Wednesday, November 02, 2011

The Governor Refuses My Pardon, Now I'm going to Hang for a Murder I Didn't Commit!!

By Claudia Ricci

The dark sky is navy blue, and split by the thin golden crescent that is the moon. I stare at the crisp curve, shining eye to eye with me.

Soon it will be sunrise, and I will have been sitting here, awake, staring out the window, all night. I am dressed head to toe in white, as Sister Teresa brought me a brand new habit, pristine.

It occurred to me that maybe she was thinking, I need to be clean when I go to my death next week.

There is no more hope now. The reply from Stoneman has come. In one sentence, the Governor of the State of California dropped me, sent me tumbling into oblivion. This man, known to have pardoned so many, gave not a word of explanation in rejecting my plea. In just one stiff and official sentence, he has done me in, turned me into Stonewoman and sent me rolling. I have no possible escape from the gallows now.

If I were in a normal state, I suppose I would have cried yesterday when Kitty carried the thin white envelope into the house. It was shortly after noon. The mail always arrives by stage by 1 p.m.

As soon as I laid eyes on Kitty, I knew instantly that the news contained inside the envelope she held was not good. Her pasty white face. Her wide eyes, locked onto my own.

She blinked, and without untying her black bonnet, or taking off her cotton gloves, she dropped onto the straight back chair. She sat there, all in black, holding the envelope, and the letter. She kept blinking, and I was thinking the worst. After all, she looked as though she might just dissolve in tears. Finally she got one short breathless sentence out.

"My dear Renata," she said in a hush, "Governor's decision has come and I..."

She stopped again. I was sitting there on the sofa, the guitar in my lap. I had been, oddly enough, strumming an alegría, a happy melody to which Señora had once sung some wonderfully silly lyrics about a goat who kept appearing, day after day, in a young woman's garden. The goat turned out to be a suitor.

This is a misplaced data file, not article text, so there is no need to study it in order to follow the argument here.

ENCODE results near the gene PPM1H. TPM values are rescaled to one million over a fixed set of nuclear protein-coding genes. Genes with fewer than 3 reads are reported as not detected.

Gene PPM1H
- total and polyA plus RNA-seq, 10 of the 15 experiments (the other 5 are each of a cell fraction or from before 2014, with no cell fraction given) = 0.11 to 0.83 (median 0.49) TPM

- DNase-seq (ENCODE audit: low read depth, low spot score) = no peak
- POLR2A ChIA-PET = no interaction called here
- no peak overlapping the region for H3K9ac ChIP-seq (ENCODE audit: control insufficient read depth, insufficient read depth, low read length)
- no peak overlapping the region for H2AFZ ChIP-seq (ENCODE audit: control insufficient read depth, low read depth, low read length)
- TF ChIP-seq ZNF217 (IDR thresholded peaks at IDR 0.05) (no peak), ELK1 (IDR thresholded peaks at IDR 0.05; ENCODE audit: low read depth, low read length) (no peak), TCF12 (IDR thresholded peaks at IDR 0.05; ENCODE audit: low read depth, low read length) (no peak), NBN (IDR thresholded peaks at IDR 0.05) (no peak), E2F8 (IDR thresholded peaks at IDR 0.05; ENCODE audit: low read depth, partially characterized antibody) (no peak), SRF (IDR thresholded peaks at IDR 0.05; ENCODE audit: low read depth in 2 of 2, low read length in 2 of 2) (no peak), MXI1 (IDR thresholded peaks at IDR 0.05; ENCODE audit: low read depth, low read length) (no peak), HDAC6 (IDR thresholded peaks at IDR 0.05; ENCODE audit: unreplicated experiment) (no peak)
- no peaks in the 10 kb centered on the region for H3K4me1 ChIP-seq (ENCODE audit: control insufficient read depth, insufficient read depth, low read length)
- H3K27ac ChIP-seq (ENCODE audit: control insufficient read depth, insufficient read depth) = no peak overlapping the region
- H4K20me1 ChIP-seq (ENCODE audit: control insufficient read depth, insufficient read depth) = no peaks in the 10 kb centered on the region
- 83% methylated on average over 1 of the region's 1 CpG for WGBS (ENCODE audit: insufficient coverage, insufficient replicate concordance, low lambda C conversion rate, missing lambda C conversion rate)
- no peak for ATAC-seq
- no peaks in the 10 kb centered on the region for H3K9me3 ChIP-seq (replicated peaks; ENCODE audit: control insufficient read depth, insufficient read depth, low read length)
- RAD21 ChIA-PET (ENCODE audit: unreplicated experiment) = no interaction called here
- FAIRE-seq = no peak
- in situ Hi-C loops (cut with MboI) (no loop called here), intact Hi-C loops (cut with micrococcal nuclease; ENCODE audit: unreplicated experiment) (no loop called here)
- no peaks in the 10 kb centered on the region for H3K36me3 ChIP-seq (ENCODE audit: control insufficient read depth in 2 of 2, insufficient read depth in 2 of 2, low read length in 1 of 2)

But watching Kitty's face, it was impossible to continue strumming.

She raised one gloved hand to her face. "I have some very bad news," she whispered.

I felt a kind of numb veil descend over me. I could say that I wasn't surprised, but I wasn't. But I also couldn't quite believe that what was happening was real. Everyone else -- or should I say Kitty and Teresa -- were feeling so hopeful when they sent the petition, and the supporting letters to Stoneman's office last week.

I had, in spite of myself, allowed my hopes to rest in the arms and faith of my two friends.

Now, that hope was gone. My life was as much as ended.

"Read it to me Kitty," I said. My voice was steady and strong, but it had a shredded quality, as if it had been scraped with a knife.

She sat there, staring.

"Please," I said. "You must read it to me."

She read: "The petition for clemency in the sentence against Sister Maria Rosa Renata, convicted for the murder of Señor Quiero de Lopez, has hereby been..."

Her voice trembled. It took a full minute before she finally spoke the word. "... denied." Her chin dropped to her jacket, and I could see the tears falling.

I turned away. I saw a large yellow cloud passing by the window. I allowed my mind to be carried up there, to rest in the cloud.

I had not been allowed outdoors for weeks. I thought to myself, at least, I will be hanged in the sun. At least when I take my last breaths, I will be inhaling fresh air. There is, at least, that. I tried to think something beyond that thought.

Kitty was crying and trying to take a seat next to me on the sofa. She was trying to take me into her arms. I ought to have let her, but I wanted my space. I pushed her away.

"Please, leave me be," I whispered. "I wish to be alone, so that I might pray."

Finally, she rose. Sniffling, wiping her nose with her hanky, she asked me if I wanted tea. I shook my head slowly. "No. I only ask that you to leave me in peace. Please. You owe me that."

And so she did.

After when she was gone, I didn't pray. I just lay on the sofa and stared at the clouds passing by the window. I could have done that all day.

This post, Chapter 50 in the experimental on-line murder mystery "Sister Mysteries," appeared first on that blog. The novel follows a nun, Sister Renata, who in 1883 was falsely accused of killing her cousin Antonie. The Governor of California, George Stoneman, is a real historical figure, who earned a reputation for pardoning death-row prisoners during his term in office in the late 1880s. Somehow his decision fell the wrong way for the poor nun.

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